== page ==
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Closed Access item Physical control of zooplankton communities in the Catalan Sea
|Keywords:||Zooplankton, NW Mediterranean, Physical forcing, Community structure, Rate processes|
|Citation:||Progress in Oceanography 74(2-3): 294-312 (2007)|
|Abstract:||The study of the response of planktonic systems to environmental variability, and particularly to differences in the intensity and frequency of mechanical energy inputs, one of the leading objectives of GLOBEC, has been an important part of the research developed in the Spanish Mediterranean over the last decades. In this review we will discuss the research conducted at different space and time scales, intended to cope with the broad space and time variability scales of plankton. The time- and space scales considered range from small- (i.e., from seconds and mm, affecting zooplankton at individual level) to meso- (weeks and tens of km) and large scales (i.e., seasonal changes in the density structure of the water column). The discussion includes laboratory research using visual observation techniques at individual level, the use of experimental micro- and mesocosms, as well as data obtained by sampling natural systems during oceanographic cruises. At the smaller scales, mechanical energy inputs produce turbulent water movements that enhance the encounter probability between zooplankton and their prey, modify their swimming behaviour (higher frequency of fast-swimming events, escape responses), increase metabolic rates and affect energetic balances. Consequently, the development of organisms is accelerated, and the size of adults significantly reduced. The changes induced by turbulence on zooplankton at individual levels modify, by cumulative processes, the characteristics of zooplankton populations and of the whole planktonic ecosystems. Such changes can be observed by using micro- and mesocosm experiments.|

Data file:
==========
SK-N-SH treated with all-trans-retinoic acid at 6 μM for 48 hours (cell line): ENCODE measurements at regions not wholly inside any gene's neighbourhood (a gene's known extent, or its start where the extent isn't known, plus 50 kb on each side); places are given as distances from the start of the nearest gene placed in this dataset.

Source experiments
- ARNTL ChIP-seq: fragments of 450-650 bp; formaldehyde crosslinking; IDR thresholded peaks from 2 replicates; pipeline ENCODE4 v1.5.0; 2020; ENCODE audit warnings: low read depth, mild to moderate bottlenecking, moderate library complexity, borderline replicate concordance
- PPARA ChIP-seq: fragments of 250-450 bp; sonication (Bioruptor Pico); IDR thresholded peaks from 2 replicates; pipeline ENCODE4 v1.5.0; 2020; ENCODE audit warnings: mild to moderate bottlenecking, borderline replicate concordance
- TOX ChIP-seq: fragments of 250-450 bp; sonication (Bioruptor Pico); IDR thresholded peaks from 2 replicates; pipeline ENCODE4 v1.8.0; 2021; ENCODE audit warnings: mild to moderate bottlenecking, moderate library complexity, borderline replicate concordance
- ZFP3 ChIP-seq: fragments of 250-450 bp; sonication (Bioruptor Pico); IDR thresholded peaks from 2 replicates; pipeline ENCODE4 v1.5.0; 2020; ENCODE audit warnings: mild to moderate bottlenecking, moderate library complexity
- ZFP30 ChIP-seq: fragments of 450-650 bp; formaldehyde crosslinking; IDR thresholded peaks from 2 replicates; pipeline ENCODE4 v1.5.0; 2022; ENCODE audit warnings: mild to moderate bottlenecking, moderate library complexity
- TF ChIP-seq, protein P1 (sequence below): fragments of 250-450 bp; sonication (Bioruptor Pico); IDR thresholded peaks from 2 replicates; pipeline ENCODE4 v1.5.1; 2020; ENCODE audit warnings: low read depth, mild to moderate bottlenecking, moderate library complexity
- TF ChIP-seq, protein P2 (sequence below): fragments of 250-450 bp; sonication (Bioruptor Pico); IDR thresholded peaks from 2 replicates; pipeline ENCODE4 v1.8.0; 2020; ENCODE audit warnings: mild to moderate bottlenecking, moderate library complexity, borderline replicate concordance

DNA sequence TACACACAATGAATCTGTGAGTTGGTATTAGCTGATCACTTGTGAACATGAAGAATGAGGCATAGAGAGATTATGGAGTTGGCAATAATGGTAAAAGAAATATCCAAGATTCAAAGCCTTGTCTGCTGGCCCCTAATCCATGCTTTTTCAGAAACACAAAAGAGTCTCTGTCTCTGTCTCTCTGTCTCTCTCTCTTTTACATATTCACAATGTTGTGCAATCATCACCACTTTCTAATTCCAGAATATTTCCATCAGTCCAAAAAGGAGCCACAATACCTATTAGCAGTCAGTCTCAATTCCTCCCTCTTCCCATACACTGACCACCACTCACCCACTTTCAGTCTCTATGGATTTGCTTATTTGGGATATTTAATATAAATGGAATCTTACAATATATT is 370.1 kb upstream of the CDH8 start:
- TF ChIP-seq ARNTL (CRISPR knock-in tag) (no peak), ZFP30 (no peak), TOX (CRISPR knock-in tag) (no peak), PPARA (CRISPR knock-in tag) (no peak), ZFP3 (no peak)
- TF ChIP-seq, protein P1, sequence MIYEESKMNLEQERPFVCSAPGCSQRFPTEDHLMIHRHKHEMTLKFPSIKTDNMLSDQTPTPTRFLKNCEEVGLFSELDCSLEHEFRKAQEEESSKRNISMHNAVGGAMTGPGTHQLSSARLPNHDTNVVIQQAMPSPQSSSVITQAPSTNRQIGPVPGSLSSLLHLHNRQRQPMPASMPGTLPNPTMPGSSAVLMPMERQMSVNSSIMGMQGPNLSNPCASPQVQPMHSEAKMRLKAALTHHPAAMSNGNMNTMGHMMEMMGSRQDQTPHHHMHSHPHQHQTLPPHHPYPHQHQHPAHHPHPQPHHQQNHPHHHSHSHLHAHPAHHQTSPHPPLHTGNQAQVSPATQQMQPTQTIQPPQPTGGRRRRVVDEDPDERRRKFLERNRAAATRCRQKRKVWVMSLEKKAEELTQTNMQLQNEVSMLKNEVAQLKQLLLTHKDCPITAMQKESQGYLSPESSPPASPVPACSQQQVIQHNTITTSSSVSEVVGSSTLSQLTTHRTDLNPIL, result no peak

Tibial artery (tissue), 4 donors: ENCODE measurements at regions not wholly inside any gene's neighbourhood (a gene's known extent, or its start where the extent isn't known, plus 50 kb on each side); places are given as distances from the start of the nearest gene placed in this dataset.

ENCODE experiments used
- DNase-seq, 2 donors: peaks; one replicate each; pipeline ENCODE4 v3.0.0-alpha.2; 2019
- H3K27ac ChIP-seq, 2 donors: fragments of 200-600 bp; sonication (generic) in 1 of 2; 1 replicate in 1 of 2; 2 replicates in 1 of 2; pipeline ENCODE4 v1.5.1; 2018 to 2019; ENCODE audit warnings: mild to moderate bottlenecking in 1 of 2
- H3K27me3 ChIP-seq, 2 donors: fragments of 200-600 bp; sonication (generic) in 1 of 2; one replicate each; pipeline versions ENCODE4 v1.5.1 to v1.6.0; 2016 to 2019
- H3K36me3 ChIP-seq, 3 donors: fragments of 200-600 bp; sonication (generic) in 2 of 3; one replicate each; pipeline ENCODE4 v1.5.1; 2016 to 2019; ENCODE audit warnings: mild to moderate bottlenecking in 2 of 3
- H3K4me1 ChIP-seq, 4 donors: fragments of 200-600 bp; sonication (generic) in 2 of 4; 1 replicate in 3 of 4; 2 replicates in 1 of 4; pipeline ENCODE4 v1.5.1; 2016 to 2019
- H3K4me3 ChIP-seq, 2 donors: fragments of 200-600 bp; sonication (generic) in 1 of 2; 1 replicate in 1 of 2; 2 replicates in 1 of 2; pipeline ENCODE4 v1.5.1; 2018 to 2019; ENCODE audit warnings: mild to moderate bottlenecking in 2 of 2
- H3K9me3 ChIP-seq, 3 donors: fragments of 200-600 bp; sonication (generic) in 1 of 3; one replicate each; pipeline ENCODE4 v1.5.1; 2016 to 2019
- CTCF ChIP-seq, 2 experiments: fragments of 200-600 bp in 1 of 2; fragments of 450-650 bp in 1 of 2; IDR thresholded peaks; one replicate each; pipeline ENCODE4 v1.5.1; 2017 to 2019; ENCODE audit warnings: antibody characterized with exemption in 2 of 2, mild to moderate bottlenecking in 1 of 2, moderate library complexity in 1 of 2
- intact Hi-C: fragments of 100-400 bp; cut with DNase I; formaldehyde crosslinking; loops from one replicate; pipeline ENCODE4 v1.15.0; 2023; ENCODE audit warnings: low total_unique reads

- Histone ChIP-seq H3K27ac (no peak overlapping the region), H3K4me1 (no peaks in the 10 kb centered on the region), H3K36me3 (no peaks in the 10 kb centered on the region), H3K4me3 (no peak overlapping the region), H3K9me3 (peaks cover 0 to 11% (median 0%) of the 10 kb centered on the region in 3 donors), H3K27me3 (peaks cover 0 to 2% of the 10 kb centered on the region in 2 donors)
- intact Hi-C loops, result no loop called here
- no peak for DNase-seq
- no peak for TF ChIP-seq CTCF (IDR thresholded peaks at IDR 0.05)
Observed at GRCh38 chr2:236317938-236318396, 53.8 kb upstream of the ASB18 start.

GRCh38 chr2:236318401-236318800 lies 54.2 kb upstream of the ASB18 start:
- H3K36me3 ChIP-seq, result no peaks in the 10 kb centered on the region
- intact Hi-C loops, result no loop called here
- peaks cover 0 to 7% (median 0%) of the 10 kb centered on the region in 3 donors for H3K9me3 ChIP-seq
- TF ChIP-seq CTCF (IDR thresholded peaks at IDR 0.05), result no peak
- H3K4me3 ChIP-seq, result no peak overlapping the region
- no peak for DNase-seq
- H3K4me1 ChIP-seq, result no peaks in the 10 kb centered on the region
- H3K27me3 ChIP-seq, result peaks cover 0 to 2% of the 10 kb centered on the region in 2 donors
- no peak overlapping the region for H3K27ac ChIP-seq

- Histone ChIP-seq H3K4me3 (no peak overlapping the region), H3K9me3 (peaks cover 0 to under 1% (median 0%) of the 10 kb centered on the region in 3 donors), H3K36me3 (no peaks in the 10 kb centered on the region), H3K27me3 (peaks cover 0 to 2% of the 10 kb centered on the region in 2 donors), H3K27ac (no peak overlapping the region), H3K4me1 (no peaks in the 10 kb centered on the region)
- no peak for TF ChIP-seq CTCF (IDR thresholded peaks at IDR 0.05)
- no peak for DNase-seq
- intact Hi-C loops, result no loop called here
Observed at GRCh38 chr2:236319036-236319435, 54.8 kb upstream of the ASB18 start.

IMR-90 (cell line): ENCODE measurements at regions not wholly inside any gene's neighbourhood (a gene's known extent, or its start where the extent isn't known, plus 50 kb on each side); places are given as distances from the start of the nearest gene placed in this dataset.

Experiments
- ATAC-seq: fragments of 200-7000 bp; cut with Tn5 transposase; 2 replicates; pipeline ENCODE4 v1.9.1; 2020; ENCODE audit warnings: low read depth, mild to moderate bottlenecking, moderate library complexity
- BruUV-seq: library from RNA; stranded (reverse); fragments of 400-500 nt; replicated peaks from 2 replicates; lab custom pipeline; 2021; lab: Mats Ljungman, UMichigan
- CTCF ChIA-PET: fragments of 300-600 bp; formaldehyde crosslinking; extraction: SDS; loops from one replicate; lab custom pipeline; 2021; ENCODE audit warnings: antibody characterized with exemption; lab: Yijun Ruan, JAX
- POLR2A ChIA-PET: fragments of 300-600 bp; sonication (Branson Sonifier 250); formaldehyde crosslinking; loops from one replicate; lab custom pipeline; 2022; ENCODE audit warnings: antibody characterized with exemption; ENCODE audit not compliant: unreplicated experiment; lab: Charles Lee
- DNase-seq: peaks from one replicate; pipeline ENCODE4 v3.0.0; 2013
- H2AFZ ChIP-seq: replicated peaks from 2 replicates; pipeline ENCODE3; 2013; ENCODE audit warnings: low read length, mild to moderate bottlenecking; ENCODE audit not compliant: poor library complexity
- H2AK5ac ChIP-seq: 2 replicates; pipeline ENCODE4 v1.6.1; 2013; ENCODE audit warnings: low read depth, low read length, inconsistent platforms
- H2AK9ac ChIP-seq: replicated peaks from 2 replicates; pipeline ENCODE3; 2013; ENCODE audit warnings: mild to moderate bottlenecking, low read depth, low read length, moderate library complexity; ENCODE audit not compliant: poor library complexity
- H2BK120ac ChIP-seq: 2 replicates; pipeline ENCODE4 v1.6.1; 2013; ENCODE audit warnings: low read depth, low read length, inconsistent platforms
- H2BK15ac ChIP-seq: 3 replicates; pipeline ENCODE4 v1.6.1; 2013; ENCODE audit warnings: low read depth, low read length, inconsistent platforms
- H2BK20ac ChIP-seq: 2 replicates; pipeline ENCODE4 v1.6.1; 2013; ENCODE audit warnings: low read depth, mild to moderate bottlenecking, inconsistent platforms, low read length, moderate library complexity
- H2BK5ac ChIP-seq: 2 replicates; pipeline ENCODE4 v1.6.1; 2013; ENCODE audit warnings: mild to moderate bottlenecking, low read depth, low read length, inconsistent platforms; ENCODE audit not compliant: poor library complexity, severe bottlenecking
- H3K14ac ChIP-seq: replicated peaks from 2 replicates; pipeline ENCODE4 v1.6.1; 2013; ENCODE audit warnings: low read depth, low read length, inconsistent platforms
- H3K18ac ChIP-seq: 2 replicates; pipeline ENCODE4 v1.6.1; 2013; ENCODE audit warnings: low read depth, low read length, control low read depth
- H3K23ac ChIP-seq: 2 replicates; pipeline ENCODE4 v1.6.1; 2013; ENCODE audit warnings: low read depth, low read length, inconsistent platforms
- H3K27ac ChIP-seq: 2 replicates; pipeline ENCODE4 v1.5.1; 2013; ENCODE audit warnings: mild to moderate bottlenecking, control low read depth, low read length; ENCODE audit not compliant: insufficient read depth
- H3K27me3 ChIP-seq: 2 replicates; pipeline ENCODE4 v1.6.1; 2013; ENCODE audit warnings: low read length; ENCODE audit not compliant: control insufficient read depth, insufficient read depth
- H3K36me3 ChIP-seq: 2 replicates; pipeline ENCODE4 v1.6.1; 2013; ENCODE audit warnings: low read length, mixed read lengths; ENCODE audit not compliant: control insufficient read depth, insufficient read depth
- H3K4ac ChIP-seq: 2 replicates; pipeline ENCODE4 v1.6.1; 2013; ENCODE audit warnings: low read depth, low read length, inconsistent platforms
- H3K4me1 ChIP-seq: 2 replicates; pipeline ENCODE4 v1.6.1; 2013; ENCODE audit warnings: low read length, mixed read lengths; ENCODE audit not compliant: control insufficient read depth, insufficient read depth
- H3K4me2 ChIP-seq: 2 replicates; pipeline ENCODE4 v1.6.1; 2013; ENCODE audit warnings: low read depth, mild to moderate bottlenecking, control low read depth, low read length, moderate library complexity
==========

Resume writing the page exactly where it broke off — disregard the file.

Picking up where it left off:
The physical control of zooplankton communities can also be observed, even at larger scales, in the highly hydrodynamic physical structures (i.e., fronts and ergoclines) of the Catalan Sea (NW Mediterranean). In these structures mechanical energy inputs are amplified, resulting in turbulence increases that contribute to modify, from individual rate processes, the structural and functional characteristics of plankton communities and of the whole ecosystem. Mesoscale hydrographic features, particularly the Catalan and Balearic permanent density fronts and the central divergence, are important fertilization sources for the relatively productive Catalan Sea. But during summer stratification, the nutrient depletion of surface waters and the higher penetration of light allow the development of a deep phytoplankton maximum. The consequence is the formation of a deep zooplankton maximum coinciding with that of phytoplankton. The vertical migration patterns of zooplankton during summer result in significant nocturnal inputs of recycled nutrients to the surface, thus counteracting the vertical downward flux of nutrients.
The spatial distribution of zooplankton biomass and metabolic rates appear to be closely related to the physical characteristics of the different hydrographic features. Similarly, the intensity and the temporal and spatial scales of variability of the structural and functional properties of zooplankton are closely linked to those of the physical structures.
|Description:||19 pages, 10 figures, 7 tables.-- Printed version published in issue Aug-Sep 2007.-- Issue title: "Ecological Functioning of the Iberian Seas: A synthesis of GLOBEC Research in Spain and Portugal".|
|Publisher version (URL):||http://dx.doi.org/10.1016/j.pocean.2007.04.003|
|Appears in Collections:||(ICM) Artículos|
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